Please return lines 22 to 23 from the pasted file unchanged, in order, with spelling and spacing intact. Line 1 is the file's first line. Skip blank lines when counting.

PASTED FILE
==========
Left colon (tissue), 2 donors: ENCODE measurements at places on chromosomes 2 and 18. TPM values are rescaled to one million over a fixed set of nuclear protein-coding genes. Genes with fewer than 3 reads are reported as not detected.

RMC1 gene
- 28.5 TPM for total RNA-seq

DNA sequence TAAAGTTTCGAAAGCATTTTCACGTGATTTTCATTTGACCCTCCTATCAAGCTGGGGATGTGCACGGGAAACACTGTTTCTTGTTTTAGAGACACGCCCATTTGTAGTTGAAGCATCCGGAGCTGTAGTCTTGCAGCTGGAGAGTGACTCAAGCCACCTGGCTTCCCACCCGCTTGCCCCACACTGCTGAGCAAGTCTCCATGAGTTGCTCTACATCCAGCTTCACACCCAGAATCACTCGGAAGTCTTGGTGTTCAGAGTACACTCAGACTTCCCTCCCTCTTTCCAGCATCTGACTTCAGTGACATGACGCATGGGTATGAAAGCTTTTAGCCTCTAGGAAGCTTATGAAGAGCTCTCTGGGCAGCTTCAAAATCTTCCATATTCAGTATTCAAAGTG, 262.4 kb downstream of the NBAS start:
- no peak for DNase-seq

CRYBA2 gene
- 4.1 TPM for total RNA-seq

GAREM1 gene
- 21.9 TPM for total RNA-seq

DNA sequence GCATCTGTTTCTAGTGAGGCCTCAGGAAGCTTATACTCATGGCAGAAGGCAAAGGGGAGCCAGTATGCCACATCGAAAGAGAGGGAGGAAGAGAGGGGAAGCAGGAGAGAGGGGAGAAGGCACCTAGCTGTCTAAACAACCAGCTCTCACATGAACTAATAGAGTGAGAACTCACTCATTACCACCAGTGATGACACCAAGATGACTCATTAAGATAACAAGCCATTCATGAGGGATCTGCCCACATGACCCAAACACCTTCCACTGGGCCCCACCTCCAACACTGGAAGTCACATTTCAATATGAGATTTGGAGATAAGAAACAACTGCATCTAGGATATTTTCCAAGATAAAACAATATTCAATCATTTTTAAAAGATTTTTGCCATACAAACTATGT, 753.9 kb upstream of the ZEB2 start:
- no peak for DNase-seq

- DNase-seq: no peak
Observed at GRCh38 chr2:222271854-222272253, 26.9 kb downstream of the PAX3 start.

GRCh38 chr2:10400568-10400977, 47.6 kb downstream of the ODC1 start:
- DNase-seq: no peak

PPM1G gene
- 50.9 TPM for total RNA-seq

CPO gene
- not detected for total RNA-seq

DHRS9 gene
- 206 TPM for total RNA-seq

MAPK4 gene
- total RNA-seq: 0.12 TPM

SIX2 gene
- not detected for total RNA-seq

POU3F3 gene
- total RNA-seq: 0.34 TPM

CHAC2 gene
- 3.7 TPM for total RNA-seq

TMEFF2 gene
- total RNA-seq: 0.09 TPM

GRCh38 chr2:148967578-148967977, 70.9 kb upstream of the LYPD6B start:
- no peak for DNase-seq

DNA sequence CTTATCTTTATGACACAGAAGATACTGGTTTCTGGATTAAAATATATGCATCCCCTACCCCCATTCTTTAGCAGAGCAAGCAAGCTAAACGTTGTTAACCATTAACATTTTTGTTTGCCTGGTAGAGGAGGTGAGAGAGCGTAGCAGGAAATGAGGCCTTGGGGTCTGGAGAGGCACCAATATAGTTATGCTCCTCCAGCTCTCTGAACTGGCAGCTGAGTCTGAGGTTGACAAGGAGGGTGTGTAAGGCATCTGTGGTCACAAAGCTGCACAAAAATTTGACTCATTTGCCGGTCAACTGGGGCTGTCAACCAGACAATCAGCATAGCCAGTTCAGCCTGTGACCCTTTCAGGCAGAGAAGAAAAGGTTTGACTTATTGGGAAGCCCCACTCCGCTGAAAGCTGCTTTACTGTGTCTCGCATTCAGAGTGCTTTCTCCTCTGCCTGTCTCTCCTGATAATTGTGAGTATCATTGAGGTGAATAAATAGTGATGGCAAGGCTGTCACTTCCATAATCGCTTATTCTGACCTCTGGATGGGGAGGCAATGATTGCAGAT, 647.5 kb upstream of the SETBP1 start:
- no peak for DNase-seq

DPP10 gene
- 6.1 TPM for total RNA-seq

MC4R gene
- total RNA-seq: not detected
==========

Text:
MAPK4 gene
- total RNA-seq: 0.12 TPM